A targeted effort can increase learning velocity.
Yes, is that simple! Here is how it works:
Myelin is a microscopic neural substance that adds a vast amount of speed and accuracy to your movements and thoughts. It is activated, keeps growing and is optimized by deep practicing a certain activity.
Myelin increases the brains signal strength, speed and accuracy. This way, the more we fire a particular brain circuit the stronger, faster and more fluent our movements and thoughts become.
Energy and time are essential to build a lot of myelin. Therefore, passion and persistence are key ingredients of talent. To be great you’ve got to work hard on a subject you love. If you don’t love it, you’ll never work hard to be great.
Remember your coach or teacher lectures about muscle memory? If you train a sluggish unreliable movement that’s exactly what your muscle memory will register in your brain to do in upcoming performances. On the other hand, if you practice a slow and synchronized movement you will be strengthening a perfectionist movement.
This all sounds terribly complex and demanding as a skill acquiring process. But the good news is that the more we develop a skill circuit, the less we’re aware that we are using it. A talented skill becomes natural when our conscientious knowledge of the skill develops into an unconscious knowledge. This process is called automaticity.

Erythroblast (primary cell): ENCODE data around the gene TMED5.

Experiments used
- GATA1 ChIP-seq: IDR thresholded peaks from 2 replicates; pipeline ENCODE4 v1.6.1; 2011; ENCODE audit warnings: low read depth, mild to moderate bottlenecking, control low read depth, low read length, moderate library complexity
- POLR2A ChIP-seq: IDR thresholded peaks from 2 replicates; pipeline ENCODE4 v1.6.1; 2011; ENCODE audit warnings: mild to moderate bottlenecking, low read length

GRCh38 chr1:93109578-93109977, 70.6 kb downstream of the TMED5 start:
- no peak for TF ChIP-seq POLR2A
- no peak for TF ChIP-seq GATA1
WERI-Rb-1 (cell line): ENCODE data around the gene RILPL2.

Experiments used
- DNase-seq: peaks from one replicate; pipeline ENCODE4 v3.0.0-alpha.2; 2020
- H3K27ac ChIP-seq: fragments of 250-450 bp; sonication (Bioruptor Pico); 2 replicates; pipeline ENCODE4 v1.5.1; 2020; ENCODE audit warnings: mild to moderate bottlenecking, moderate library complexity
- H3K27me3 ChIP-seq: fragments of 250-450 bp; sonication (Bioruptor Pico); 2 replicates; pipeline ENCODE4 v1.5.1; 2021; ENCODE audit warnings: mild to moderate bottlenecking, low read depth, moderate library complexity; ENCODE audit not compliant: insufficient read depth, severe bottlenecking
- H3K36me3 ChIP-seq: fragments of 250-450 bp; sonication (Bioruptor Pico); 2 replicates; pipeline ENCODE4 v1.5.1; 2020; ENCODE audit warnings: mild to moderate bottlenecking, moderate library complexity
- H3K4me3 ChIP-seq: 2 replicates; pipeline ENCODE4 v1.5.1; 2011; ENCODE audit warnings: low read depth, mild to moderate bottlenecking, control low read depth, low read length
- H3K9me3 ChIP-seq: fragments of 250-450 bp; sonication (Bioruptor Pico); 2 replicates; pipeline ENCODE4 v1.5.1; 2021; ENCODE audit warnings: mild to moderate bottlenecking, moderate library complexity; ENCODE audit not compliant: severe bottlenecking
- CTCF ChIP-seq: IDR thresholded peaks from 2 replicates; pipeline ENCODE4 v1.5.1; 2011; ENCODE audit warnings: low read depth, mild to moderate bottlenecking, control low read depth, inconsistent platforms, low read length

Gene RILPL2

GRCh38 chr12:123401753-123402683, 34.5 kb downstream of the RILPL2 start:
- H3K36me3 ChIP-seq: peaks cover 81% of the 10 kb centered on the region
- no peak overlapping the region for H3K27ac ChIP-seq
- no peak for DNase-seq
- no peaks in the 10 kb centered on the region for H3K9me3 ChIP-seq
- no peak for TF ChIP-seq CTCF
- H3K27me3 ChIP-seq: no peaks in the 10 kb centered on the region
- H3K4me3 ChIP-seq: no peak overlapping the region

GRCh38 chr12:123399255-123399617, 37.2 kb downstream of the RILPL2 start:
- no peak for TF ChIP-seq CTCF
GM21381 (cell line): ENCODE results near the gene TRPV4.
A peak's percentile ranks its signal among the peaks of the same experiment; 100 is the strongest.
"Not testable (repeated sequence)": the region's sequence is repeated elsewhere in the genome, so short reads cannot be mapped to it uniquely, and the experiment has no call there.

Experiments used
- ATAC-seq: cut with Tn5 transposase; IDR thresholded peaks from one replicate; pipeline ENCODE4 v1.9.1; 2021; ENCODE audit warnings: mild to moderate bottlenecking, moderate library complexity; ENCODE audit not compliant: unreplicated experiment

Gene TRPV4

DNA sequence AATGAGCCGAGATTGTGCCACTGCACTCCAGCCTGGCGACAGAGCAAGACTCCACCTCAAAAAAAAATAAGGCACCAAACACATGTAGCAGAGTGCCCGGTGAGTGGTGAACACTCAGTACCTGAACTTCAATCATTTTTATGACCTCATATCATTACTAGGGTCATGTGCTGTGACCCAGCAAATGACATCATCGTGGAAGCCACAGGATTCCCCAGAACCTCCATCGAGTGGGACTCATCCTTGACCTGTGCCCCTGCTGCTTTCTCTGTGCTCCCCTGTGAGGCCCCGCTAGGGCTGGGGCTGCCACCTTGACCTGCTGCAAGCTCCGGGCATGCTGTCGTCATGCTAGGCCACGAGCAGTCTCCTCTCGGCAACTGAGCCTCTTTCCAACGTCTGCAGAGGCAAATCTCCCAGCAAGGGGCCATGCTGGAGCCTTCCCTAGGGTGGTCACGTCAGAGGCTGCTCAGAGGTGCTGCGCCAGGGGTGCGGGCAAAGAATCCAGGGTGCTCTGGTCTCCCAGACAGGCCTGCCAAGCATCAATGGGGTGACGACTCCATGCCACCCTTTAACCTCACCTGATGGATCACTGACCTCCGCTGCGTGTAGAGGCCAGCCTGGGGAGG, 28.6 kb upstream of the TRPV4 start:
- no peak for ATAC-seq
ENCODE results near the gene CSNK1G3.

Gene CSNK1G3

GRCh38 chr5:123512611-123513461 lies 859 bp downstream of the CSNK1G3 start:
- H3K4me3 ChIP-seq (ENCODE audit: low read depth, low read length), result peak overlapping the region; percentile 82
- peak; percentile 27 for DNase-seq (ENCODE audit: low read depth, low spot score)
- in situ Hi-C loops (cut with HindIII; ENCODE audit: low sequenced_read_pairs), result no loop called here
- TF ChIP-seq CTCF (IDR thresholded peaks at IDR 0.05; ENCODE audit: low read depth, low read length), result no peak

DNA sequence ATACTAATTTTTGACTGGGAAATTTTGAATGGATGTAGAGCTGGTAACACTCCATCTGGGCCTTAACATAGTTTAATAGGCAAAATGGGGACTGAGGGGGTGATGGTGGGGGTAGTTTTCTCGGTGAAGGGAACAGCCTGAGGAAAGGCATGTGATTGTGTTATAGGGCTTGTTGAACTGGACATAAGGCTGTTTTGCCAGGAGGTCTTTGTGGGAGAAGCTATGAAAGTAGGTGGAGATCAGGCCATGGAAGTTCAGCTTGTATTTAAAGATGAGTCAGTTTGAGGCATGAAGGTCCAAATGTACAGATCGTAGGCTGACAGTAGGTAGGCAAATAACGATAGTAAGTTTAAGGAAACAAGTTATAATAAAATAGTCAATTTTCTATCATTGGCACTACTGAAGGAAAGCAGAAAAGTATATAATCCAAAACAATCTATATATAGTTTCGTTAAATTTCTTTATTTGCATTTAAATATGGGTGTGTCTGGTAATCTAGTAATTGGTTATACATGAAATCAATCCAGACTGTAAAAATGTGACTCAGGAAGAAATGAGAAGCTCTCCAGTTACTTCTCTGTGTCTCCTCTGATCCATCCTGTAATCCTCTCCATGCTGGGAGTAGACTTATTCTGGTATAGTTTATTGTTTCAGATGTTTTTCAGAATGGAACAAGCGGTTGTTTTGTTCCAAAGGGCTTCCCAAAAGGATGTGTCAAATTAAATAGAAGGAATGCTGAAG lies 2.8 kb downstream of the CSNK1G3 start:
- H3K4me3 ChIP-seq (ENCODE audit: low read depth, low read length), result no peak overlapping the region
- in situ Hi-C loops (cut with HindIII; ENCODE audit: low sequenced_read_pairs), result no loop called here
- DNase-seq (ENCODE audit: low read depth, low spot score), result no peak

“Learn the changes then forget them” – Charlie Parker.
So here’s the paradox: In order to speed the learning process one must make mistakes and pay attention to those mistakes. One must slow down and teach the brain circuit. Then you must keep firing that circuit through deep practicing.
So, in order to speed up the learning process one must engage in an attentive, hungry and focused state of mind that allow us to deep practice repeatedly a subject that we love.
Do remind that the longer you perform an activity the harder it gets to break that habit. Worth to say that building good habits evolves into talent, while building bad habits can only be undone by repeating new behaviours to create new and better habits.
Skill is a muscle. Try harder but in the right way. Practice deep and earn more skill.
For more on the subject check “The Talent Code”, by Daniel Coyle